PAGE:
Given NPR-A was specifically designated by Congress for the production of energy resources and the need for new oil production has increased, it is important BLM provide access to NPR-A’s best prospects. However, the IAP/EIS does just the opposite in closing lands inside the reserve that are considered to be among the most oil-rich in NPR-A. North Slope oil and gas deposits have occurred almost exclusively within a 25-mile strip of the Beaufort Sea coastline – a geologic structure known as the Barrow Arch. Acreage within this area could hold significant deposits and should be open to development. Yet under Alternatives B and C most of the highly prospective acreage would be off-limits.
These closures would only serve to significantly reduce ultimate recovery of oil from the petroleum reserve with little or no benefit to the environment and wildlife. If BLM removes the best prospects from future leasing, there is unlikely to be significant industry interest going forward in the petroleum reserve.
RDC is concerned with the alarming trend over the past 15 years of “locking up” potential oil-rich lands in NPR-A. Through the previous planning processes, 219,000 acres under Teshekpuk Lake were withheld from leasing and 430,000 acres north and east of the lake were deferred until 2018. In addition, 1.57 million acres in Northwestern NPR-A were deferred from leasing until 2014. More recently, hundreds of thousands of acres south of Teshekpuk Lake were removed from lease sales because of migratory and caribou habitat concerns. We are very much concerned that the trend is clearly toward less leasing and less access. Much of the most prospective acreage within the Barrow Arch has now been removed or deferred, including those closest to potential future production. It is important to remember this is a petroleum reserve.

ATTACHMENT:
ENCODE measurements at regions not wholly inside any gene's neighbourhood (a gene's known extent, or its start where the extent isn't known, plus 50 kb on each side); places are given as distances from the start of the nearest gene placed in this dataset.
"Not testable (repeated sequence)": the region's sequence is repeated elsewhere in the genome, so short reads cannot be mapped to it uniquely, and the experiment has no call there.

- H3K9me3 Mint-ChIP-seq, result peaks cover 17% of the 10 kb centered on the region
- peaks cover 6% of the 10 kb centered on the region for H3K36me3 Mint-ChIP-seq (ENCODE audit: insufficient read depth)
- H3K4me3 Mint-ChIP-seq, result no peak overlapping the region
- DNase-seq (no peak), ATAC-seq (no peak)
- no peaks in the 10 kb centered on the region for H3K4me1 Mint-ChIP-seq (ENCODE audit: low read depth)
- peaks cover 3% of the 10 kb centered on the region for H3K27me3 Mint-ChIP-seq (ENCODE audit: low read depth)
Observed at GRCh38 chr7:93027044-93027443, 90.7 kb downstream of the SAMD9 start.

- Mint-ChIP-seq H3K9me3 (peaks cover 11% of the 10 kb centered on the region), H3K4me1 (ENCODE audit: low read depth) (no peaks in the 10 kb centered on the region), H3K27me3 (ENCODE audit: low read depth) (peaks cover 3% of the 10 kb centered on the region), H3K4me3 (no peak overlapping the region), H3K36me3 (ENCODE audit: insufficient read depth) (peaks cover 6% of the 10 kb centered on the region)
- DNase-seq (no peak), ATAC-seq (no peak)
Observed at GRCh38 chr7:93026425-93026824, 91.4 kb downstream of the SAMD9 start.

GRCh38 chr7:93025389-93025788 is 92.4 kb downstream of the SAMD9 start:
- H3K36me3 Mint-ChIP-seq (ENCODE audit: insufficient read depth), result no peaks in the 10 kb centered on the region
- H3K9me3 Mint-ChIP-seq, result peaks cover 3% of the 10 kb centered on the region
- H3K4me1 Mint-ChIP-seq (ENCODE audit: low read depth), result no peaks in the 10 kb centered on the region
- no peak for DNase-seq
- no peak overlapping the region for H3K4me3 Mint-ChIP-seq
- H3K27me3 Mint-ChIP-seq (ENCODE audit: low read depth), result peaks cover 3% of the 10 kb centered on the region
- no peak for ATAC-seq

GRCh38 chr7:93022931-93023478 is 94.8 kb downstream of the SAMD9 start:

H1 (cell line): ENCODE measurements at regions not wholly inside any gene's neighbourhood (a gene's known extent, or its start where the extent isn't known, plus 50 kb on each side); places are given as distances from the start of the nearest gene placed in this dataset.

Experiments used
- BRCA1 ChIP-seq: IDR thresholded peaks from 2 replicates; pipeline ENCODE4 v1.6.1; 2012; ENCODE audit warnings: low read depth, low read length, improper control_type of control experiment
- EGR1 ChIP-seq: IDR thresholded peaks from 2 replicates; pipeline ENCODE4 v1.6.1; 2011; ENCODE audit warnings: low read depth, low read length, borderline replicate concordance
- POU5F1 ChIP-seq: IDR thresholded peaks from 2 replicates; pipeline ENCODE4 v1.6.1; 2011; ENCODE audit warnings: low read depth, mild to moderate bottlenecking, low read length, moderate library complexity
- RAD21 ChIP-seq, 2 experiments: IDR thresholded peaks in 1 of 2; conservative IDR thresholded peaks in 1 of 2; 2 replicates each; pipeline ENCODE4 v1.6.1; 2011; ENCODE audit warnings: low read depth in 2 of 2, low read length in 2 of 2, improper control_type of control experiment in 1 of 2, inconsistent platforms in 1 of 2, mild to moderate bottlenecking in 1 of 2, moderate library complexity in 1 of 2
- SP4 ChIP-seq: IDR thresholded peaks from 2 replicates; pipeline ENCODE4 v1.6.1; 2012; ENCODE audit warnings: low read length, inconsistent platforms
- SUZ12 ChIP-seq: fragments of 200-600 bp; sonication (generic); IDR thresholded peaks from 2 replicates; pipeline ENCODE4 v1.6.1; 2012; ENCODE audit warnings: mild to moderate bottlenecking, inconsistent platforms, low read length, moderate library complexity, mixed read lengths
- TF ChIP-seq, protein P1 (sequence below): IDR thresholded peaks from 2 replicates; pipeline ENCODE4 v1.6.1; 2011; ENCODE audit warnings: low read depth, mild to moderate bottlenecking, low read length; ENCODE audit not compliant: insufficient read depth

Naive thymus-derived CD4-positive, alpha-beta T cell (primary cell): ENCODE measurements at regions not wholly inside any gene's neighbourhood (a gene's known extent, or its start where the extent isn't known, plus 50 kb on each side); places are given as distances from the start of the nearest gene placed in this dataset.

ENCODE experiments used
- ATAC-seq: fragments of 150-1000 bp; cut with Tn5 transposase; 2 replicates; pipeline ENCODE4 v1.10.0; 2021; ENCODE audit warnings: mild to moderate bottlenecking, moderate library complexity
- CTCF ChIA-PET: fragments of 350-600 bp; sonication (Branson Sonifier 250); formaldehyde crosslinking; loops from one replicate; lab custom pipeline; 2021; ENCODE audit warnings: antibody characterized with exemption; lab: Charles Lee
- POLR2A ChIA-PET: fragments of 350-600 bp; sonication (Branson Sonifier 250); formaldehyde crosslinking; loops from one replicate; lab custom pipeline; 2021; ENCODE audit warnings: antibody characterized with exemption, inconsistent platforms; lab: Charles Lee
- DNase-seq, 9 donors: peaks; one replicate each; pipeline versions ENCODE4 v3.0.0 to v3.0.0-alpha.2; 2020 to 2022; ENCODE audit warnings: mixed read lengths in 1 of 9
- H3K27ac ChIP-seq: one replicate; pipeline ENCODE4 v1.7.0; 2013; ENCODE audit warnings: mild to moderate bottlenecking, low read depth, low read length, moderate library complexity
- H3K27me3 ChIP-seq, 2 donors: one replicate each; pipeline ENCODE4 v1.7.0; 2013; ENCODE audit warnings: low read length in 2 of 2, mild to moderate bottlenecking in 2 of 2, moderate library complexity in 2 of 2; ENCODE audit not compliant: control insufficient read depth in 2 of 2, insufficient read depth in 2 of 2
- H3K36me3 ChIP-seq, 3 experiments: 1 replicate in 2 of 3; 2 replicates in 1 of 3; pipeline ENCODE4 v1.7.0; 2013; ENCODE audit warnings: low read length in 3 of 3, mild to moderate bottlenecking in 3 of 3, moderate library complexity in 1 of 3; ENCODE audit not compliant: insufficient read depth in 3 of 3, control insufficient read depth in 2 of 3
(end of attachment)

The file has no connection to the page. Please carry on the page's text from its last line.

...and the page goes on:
With climate change and polar bear critical habitat introduced into the new planning process, anti-development forces are using these and other issues to demand the removal of additional acreage from exploration. Once areas have been removed, a dangerous precedent has been set. Assuredly, special interest groups will challenge any reinstatement in the future.
The IAP/EIS may not label its Special Areas as federally-designated Wilderness, but it has the same impact on future development. This point should be acknowledged in the document. It should also be acknowledged in the IAP/EIS that oil and gas reserve estimates in the petroleum reserve are highly uncertain and will not be confirmed until drilling actually occurs. The U.S. Geological Survey originally estimated that NPR-A could contain approximately 10 billion barrels of oil, but the latest estimate was sharply revised downward. Predictably, some non-development groups have suggested the resources in place are insignificant and not worth developing. However, it should be acknowledged that the area has the potential to contain significant reserves. In addition, the IAP/EIS should point out that if any exploratory drilling were to occur, it would take place in the winter to avoid impacts on wildlife, habitat, and waterfowl.
RDC recognizes coastal areas of the petroleum reserve contain large populations of waterfowl and caribou and are coveted by local residents for subsistence hunting. However, a variety of protective measures, operating procedures, standards, and stipulations can be employed to mitigate impacts. These measures are in place elsewhere on the North Slope where energy development is occurring and they have successfully mitigated impacts.
We urge BLM through the IAP to provide access to NPR-A’s prospective acreage while providing reasonable measures to mitigate impacts. These measures should be both technically and economically feasible.
The final plan should encourage access, expansion of important infrastructure into the petroleum reserve, and plant the seed for industry interest in future lease sales. Such a plan is vital and most appropriate to encourage energy exploration and production inside a petroleum reserve – and access for development of offshore resources in the OCS – at a time when there is an ever-increasing need for new domestic energy production.
In fact, BLM has a moral obligation to open NPR-A’s highly prospective acreage to exploration, given the nation imports more than 50 percent of the oil it consumes and the threat high energy prices pose to Americans. Moreover, new energy production from the petroleum reserve is essential to maintaining a viable trans-Alaska oil pipeline, which is now operating at one-third the volume reached 20 years ago. It is unreasonable to expect state lands to continue to support the oil pipeline when most of the North Slope’s remaining oil is located on federal lands. If most of the coastal areas of NPR-A are removed from exploration, then most of the energy reserve’s potential will be gutted and industry interest and investment will move beyond Alaska.